Fri, 06/22/2018 - 15:00

Time to get close-up with some macro photography this week.

Need some tips? Read these dPS articles:

Weekly Photography Challenge – Macro

Simply upload your shot into the comment field (look for the little camera icon in the Disqus comments section) and they’ll get embedded for us all to see or if you’d prefer, upload them to your favorite photo-sharing site and leave the link to them. Show me your best images in this week’s challenge. Sometimes it takes a while for an image to appear so be patient and try not to post the same image twice.

Share in the dPS Facebook Group

You can also share your images in the dPS Facebook group as the challenge is posted there each week as well.

The post Weekly Photography Challenge – Macro appeared first on Digital Photography School.

Hands-On with the new Sony RX100 VI Compact Camera

Fri, 06/22/2018 - 10:00

Sony continues to innovate and release new versions of their popular line of mirrorless and compact cameras. Just release is the newest Sony RX100 VI, the sixth version in just six years. But at just under $1200 USD is it worth the price? Let’s see.

There are quite a few new things and upgrades from the Mark V. Let’s see what a few different testers had to say about it in Venice recently where Sony handed out some cameras to put through the paces. Here’s a small list of features:

Image courtesy of Sony.

  • New 24-200mm lens (with the 2.73 crop factor) but with an f/2.8 maximum aperture.
  • 24 frames per second burst mode.
  • Buffer 233 JPEGs standard.
  • 315 phase detection autofocus points.
  • 90-degree tilting LCD screen.
  • New touchscreen capabilities.
  • Easier popup electronic viewfinder.
  • Does 4K video.
  • New Vlogging stick available for easier video creation.
Photo Gear News

Richard Sibley from Photo Gear News gives the Sony RX100 VI some good tests as he walks around Venice. See what he has to say about shooting video, slow-motion, and other things. He talks about the aperture range limitations and the menu system.


Camera Labs

See what Gordon Laing, prolific camera reviewer, had to say about the Sony RX100 VI. His test of the tracking autofocus shows impressive results on moving subjects with the phase detect autofocus of this camera.

So what does he like, and what does he miss from the Mark V? Watch to find out.


Things missing on the RX100M6 he’s noted are:

  • No microphone jack or Bluetooth audio connection
  • The wider aperture of f/1.8 that was available on the Mark V
  • No built-in Neutral Density filter that was on earlier models
For a little humor

Finally, to inject a little humor into things is Kai (former of DigitalRevTV). His point of view and way of approaching things is unique and adds a bit of spice to reviews that can otherwise get a little dull.


The official word from Sony

Lastly, here is Michael Bubolo from Sony to give us the low-down on some of the official specs and features of this new camera.


Is this camera for you?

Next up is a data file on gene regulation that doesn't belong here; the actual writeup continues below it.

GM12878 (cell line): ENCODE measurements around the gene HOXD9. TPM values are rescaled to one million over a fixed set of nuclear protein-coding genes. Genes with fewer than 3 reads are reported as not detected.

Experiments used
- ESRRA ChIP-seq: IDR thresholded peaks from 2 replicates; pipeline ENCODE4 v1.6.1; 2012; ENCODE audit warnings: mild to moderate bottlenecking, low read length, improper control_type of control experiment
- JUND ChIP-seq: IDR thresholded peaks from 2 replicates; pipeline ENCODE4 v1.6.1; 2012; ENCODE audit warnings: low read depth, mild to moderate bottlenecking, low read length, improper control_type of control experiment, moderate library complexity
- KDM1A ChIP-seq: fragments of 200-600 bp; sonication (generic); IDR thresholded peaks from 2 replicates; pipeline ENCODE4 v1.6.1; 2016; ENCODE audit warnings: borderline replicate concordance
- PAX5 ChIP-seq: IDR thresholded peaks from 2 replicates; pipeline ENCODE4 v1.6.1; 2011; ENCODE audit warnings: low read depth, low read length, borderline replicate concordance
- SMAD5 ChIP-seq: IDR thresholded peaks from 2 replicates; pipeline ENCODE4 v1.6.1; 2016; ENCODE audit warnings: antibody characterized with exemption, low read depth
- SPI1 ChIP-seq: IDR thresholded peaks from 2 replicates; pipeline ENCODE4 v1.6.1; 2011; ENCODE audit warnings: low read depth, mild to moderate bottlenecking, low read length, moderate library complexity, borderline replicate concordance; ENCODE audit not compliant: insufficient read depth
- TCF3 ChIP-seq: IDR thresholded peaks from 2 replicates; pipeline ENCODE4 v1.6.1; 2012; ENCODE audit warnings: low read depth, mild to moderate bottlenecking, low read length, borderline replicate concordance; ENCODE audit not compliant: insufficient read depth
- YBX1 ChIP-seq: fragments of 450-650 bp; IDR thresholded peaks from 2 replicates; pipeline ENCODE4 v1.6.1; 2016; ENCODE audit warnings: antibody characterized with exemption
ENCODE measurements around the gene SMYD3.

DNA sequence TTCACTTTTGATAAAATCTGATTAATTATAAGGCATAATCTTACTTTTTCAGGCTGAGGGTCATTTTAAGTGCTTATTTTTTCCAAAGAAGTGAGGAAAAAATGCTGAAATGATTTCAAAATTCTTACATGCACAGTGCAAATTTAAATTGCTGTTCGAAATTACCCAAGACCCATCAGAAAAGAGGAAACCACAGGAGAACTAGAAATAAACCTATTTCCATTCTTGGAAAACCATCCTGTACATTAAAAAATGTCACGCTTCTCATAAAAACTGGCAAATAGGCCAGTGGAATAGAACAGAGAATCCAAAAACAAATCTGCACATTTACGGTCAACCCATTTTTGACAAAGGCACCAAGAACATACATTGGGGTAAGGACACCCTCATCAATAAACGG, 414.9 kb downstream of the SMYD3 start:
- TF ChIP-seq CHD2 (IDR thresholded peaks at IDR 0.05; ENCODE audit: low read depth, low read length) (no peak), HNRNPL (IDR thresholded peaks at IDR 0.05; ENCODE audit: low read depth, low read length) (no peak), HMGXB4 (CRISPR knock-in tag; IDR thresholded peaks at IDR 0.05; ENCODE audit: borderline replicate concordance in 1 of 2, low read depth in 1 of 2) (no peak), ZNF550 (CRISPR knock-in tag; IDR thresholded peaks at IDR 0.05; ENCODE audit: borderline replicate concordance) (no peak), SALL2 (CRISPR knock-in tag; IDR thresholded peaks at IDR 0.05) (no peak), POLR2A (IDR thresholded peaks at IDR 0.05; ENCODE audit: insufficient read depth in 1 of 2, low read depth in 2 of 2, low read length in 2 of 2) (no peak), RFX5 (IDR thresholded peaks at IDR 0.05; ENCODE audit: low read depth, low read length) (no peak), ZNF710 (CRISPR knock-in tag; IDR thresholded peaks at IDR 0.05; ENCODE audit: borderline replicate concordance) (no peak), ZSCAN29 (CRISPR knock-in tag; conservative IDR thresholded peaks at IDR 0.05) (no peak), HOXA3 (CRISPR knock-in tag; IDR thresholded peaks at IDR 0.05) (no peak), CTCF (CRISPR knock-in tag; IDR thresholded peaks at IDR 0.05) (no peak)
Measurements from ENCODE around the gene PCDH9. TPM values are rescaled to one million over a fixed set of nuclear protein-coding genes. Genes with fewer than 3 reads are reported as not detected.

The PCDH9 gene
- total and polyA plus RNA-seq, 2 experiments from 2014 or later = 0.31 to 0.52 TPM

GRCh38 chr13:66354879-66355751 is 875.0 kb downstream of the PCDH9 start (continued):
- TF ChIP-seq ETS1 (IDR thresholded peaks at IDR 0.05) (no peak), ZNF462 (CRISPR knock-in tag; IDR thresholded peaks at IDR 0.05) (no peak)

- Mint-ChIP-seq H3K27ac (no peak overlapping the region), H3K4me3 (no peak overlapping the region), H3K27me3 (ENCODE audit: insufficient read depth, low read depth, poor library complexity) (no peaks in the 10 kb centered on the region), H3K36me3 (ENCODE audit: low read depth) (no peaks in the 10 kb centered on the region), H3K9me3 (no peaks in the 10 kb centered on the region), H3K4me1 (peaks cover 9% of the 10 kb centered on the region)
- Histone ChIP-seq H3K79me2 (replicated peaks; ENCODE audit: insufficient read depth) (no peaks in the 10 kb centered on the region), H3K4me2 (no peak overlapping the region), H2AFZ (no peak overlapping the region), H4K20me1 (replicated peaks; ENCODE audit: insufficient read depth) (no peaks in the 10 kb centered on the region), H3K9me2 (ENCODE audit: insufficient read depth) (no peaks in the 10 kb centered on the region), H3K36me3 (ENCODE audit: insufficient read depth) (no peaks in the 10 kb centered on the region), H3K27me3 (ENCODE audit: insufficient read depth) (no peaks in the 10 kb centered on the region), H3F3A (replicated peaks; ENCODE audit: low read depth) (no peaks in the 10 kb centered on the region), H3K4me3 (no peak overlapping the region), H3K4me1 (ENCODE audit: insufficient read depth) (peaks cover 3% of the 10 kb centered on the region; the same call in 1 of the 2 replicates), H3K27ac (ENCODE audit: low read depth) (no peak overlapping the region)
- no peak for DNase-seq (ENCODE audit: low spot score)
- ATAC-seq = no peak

I have to admit when I heard about the 24-200 equivalent zoom lens I was a bit jealous as compared to my Fuji X100F with a fixed 23mm (35mm equivalent) lens. But the 1″ sensor (2.73x crop factor) on the Sony is a lot smaller, so I’ll stick with my Fuji!

So who is this camera for? At the price of around $1200, it’s not for everyone. Perhaps it’s good as a backup to their DSLR for pros, or for bloggers (and vloggers) who do video and want something portable. The zoom range certainly is attractive and it does a nice job on video for sure. But would you spend this much on a compact camera?

Note: currently the Sony RX100 VI is only available for pre-order from Amazon and other retailers.

Let’s discuss in the comments section below.

The post Hands-On with the new Sony RX100 VI Compact Camera appeared first on Digital Photography School.

How to Edit Food Photography Images Using Lightroom

Thu, 06/21/2018 - 15:00

To edit food photography it requires a bit of a different approach than you might take with other types of photography, like portrait or landscape. The objective is to keep the food looking as fresh and appetizing as possible, which can take a subtle but considered hand.

Before and after a subtle edit of a food photo.

Although there is always room for style and artistry, the more real your subjects look, the better. Lightroom is the program of choice for most food photographers. It’s intuitive and relatively easy to use and offers most of the tools required to make great food photos.

For this article, I will walk you through how I make global adjustments to a food image in Lightroom’s Develop module. Workflow is something that is individual to each photographer. This is how I approach editing my food photography, however, you may opt to do things differently. Hopefully, you will find some takeaways that will help you edit your own images.

I’ll be editing this image of an apple pie. This is the shot straight out of the camera. Like all RAW images, it lacks contrast and needs a bit of pizzaz.